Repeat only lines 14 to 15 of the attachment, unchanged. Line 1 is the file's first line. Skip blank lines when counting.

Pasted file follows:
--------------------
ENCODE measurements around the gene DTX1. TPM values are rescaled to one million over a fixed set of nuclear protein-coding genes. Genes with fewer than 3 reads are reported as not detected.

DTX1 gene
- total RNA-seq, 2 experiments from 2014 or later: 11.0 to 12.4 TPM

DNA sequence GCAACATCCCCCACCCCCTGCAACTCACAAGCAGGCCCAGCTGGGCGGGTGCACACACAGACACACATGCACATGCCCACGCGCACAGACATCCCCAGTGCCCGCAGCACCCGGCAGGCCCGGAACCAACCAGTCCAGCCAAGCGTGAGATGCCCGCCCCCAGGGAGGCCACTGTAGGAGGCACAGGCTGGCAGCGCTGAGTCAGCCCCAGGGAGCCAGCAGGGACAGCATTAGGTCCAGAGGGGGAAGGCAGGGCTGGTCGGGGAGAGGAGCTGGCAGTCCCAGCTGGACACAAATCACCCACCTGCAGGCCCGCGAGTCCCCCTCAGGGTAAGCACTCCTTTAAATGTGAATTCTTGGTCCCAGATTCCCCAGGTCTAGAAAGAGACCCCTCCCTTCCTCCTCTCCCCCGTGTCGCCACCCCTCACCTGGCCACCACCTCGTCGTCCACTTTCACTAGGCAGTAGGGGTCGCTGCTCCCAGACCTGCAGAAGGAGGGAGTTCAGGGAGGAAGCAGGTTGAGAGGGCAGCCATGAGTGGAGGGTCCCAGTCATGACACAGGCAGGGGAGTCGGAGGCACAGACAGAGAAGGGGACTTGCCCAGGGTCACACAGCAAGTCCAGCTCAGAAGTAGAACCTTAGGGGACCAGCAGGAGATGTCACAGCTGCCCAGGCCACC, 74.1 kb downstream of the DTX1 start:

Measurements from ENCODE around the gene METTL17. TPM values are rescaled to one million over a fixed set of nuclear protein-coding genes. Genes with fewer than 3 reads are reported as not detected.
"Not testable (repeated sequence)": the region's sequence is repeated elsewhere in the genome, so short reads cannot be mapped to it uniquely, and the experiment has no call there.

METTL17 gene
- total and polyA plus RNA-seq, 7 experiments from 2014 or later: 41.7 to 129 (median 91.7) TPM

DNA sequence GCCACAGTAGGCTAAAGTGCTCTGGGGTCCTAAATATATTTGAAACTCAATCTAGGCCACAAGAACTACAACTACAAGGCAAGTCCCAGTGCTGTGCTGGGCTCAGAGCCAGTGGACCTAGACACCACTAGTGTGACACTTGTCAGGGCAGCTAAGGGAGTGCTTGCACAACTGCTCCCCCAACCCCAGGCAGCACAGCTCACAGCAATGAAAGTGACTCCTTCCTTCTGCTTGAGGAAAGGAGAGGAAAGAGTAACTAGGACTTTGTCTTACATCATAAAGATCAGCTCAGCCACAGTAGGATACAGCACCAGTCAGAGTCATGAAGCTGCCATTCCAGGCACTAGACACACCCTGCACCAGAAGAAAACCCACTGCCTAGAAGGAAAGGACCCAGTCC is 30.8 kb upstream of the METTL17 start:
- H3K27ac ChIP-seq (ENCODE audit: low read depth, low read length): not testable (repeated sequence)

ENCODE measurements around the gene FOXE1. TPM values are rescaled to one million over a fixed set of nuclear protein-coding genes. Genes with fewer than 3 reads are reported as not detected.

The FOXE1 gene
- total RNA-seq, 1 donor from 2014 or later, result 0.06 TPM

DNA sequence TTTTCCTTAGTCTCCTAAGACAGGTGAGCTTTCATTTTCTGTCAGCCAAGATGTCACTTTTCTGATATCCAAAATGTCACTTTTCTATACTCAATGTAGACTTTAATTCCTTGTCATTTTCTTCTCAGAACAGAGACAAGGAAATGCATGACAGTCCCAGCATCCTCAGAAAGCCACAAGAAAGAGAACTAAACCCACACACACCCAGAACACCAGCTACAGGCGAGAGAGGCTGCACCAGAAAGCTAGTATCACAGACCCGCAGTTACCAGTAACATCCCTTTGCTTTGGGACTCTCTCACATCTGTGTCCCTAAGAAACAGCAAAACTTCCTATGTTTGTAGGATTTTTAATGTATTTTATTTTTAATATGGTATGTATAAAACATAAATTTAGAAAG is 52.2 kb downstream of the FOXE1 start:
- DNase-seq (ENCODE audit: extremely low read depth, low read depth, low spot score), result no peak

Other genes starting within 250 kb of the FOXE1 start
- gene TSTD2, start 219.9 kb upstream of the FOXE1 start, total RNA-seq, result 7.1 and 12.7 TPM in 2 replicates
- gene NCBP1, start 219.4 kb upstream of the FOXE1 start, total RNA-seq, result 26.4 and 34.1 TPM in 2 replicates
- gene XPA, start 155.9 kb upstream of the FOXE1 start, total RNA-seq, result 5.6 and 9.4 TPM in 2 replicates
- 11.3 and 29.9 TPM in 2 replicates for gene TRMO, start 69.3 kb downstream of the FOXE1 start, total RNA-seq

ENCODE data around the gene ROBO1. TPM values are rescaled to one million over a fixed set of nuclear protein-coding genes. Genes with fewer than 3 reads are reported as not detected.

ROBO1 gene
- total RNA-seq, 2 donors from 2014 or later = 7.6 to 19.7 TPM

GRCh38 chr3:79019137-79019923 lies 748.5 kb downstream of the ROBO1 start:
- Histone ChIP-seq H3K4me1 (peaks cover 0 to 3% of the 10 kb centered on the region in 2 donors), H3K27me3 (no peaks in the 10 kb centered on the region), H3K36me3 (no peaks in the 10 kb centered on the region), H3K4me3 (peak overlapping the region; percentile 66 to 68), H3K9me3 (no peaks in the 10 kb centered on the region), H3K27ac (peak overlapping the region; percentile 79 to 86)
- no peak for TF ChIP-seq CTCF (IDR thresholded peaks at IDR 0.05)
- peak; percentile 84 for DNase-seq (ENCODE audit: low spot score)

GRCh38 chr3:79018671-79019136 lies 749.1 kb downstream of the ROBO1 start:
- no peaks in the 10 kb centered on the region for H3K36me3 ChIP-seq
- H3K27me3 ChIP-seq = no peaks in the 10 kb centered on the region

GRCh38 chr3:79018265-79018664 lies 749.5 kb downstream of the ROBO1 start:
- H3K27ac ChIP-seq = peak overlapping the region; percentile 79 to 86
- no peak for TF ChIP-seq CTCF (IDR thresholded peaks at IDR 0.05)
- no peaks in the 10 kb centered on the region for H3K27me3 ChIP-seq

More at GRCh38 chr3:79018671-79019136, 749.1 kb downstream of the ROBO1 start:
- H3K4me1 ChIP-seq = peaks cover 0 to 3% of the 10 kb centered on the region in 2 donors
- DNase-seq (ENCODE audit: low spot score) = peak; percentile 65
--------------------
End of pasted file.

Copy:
DNA sequence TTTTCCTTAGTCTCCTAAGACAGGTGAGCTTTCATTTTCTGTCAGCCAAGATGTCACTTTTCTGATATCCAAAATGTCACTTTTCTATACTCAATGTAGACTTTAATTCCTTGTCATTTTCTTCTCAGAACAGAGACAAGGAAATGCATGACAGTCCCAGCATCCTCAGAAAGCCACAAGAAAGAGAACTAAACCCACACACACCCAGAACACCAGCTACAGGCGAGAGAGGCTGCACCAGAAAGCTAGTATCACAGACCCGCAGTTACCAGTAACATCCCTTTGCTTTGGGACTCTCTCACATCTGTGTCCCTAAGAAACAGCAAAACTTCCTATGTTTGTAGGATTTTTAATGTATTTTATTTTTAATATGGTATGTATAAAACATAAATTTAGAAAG is 52.2 kb downstream of the FOXE1 start:
- DNase-seq (ENCODE audit: extremely low read depth, low read depth, low spot score), result no peak